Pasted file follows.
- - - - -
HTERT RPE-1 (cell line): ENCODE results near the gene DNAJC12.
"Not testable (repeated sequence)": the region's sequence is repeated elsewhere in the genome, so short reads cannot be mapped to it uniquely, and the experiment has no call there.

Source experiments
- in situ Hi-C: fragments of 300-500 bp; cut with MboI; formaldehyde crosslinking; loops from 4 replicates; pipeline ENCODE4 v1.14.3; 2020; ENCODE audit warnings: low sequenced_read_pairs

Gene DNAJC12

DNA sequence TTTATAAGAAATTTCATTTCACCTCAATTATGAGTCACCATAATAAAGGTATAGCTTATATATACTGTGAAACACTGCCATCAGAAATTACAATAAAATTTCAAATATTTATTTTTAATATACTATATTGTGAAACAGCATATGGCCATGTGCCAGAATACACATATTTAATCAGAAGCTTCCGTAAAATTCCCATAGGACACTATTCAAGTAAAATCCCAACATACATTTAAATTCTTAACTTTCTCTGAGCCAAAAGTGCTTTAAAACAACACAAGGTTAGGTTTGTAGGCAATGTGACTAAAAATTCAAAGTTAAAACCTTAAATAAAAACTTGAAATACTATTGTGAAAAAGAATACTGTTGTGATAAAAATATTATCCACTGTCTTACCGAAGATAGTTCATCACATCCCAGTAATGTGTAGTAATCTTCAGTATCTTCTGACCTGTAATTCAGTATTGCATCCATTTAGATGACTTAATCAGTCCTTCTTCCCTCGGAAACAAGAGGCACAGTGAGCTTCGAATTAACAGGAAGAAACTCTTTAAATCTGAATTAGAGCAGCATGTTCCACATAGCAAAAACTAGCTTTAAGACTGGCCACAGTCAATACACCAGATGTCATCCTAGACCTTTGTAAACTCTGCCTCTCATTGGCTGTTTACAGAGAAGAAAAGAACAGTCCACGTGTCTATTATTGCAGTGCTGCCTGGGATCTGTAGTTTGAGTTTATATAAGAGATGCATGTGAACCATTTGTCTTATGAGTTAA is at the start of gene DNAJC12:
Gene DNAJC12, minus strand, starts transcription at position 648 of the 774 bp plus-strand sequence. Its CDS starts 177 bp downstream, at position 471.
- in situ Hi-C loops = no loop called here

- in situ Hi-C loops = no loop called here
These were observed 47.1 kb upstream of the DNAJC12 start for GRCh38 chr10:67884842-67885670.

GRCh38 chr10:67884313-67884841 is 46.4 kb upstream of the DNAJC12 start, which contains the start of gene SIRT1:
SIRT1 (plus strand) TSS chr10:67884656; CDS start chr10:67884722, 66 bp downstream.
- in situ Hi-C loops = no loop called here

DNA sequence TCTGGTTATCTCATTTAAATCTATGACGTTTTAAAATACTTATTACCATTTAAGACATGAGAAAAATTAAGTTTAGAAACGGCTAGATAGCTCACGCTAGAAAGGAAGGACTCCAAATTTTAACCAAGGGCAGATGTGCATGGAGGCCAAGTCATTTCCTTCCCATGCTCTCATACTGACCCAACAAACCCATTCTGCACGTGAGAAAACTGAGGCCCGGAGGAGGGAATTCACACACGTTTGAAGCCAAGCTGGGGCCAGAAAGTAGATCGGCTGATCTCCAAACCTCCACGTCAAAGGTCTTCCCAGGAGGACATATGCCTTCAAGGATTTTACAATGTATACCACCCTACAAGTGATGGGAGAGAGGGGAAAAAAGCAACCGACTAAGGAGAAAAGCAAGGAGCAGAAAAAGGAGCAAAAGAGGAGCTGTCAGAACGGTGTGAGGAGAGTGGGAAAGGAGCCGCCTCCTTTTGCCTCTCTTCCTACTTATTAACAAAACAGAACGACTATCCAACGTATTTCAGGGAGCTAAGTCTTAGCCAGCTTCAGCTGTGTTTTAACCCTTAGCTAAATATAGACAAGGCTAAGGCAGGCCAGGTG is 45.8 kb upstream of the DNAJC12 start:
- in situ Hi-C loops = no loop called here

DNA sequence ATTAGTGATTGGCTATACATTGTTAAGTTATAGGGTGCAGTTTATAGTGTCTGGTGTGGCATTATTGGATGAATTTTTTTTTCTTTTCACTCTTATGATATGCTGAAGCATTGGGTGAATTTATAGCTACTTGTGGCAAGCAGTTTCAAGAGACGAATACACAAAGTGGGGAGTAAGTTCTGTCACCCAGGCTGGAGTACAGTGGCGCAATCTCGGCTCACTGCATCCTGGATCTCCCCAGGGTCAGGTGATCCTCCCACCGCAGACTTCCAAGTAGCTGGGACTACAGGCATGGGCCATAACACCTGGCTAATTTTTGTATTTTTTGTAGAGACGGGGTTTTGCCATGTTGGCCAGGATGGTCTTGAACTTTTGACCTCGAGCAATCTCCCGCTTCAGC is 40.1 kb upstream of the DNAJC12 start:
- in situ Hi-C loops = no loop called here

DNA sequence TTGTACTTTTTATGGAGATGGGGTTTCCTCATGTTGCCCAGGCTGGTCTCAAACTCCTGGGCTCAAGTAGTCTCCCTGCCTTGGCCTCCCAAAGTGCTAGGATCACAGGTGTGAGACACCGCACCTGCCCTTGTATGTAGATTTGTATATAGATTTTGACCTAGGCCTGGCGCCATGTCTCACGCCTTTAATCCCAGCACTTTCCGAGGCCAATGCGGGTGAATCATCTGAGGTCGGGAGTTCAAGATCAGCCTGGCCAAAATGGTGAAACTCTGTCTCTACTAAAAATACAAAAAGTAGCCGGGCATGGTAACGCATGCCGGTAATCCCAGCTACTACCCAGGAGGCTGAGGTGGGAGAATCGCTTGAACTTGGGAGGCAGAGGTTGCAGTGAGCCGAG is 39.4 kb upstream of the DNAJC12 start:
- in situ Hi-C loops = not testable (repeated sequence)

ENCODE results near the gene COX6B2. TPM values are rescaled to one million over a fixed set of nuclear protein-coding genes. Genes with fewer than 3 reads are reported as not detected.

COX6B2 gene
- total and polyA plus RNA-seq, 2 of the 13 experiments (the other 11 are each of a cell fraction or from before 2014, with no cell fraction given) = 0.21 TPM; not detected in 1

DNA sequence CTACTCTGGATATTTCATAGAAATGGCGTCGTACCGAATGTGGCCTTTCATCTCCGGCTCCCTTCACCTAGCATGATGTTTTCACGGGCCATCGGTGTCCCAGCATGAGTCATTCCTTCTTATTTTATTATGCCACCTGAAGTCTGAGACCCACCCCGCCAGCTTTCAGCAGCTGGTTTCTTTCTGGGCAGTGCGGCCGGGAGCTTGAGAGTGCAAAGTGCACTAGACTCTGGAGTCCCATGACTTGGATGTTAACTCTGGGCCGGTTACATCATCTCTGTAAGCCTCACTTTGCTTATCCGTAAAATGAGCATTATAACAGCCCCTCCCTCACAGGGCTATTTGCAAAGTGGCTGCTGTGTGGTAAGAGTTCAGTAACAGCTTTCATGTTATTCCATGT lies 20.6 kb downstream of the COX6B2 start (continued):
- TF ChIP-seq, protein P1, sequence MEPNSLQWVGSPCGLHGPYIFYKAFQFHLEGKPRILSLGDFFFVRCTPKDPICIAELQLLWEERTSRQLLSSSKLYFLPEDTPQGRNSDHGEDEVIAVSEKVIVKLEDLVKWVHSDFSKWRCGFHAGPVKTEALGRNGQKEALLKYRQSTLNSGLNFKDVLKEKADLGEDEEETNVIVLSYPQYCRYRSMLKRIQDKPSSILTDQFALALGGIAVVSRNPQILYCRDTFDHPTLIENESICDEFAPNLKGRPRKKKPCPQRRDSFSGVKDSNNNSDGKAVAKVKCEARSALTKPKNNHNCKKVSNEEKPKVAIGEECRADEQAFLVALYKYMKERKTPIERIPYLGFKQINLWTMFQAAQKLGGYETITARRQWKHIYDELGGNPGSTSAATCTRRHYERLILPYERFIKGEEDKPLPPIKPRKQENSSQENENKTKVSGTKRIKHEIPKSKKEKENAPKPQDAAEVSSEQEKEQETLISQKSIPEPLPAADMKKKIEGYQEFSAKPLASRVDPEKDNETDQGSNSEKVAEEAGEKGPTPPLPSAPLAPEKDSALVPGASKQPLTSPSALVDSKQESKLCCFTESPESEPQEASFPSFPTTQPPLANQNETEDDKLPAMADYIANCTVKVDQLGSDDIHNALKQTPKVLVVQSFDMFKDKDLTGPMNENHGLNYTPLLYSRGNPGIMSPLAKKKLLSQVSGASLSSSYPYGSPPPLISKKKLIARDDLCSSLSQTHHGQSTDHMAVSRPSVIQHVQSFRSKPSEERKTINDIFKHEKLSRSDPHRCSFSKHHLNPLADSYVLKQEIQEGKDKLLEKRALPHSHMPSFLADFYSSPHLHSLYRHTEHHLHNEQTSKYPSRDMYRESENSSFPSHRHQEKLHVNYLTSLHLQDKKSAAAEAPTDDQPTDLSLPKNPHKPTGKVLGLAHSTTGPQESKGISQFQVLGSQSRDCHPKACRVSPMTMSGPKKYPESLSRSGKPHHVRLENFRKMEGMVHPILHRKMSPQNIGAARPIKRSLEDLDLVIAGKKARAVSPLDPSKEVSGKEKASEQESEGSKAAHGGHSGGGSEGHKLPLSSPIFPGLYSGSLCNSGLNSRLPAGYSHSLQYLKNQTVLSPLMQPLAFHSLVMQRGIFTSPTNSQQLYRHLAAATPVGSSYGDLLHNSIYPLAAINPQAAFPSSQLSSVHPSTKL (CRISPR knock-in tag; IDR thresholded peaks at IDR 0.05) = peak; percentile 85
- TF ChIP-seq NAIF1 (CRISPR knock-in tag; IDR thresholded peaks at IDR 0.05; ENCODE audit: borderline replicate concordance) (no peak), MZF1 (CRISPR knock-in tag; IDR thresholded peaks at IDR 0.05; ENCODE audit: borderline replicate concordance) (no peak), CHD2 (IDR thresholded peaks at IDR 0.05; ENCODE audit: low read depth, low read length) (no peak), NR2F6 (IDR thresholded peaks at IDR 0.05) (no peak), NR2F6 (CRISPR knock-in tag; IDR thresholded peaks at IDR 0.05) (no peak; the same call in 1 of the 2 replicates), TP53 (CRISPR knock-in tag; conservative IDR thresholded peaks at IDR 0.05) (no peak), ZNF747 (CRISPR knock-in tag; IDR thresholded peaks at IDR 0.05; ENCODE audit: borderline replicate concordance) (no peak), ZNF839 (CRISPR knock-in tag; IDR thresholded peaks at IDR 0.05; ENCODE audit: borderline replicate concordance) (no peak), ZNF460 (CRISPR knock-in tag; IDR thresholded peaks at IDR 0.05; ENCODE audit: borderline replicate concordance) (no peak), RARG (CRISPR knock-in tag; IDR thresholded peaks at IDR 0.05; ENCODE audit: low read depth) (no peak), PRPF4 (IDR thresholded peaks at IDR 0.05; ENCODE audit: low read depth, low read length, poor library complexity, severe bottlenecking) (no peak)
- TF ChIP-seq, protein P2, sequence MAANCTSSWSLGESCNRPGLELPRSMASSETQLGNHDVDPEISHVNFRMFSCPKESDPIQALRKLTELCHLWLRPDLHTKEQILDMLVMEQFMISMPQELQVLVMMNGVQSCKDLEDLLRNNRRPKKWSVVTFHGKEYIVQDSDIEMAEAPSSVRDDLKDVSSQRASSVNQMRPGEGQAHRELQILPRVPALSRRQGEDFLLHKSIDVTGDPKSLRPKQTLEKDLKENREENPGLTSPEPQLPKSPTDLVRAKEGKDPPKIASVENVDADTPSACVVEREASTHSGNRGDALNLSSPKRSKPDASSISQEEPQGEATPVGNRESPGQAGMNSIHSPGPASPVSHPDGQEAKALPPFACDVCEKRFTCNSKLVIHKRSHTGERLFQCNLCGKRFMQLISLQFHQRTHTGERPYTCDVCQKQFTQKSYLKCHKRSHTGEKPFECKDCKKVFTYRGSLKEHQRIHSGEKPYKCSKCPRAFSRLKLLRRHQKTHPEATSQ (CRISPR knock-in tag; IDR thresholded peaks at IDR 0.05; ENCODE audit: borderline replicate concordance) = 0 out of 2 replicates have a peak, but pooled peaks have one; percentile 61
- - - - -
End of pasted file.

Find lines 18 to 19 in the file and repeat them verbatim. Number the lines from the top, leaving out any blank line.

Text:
DNA sequence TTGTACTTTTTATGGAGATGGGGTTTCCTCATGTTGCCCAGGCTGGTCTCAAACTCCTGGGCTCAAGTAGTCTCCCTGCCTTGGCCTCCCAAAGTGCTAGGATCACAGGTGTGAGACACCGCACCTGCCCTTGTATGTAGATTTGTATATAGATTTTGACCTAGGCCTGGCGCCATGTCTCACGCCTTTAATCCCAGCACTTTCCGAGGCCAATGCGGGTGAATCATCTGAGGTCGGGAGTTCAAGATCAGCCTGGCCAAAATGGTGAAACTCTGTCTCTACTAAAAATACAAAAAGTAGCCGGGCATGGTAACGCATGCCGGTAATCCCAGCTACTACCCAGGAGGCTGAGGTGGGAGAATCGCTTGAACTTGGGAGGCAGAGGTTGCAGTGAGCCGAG is 39.4 kb upstream of the DNAJC12 start:
- in situ Hi-C loops = not testable (repeated sequence)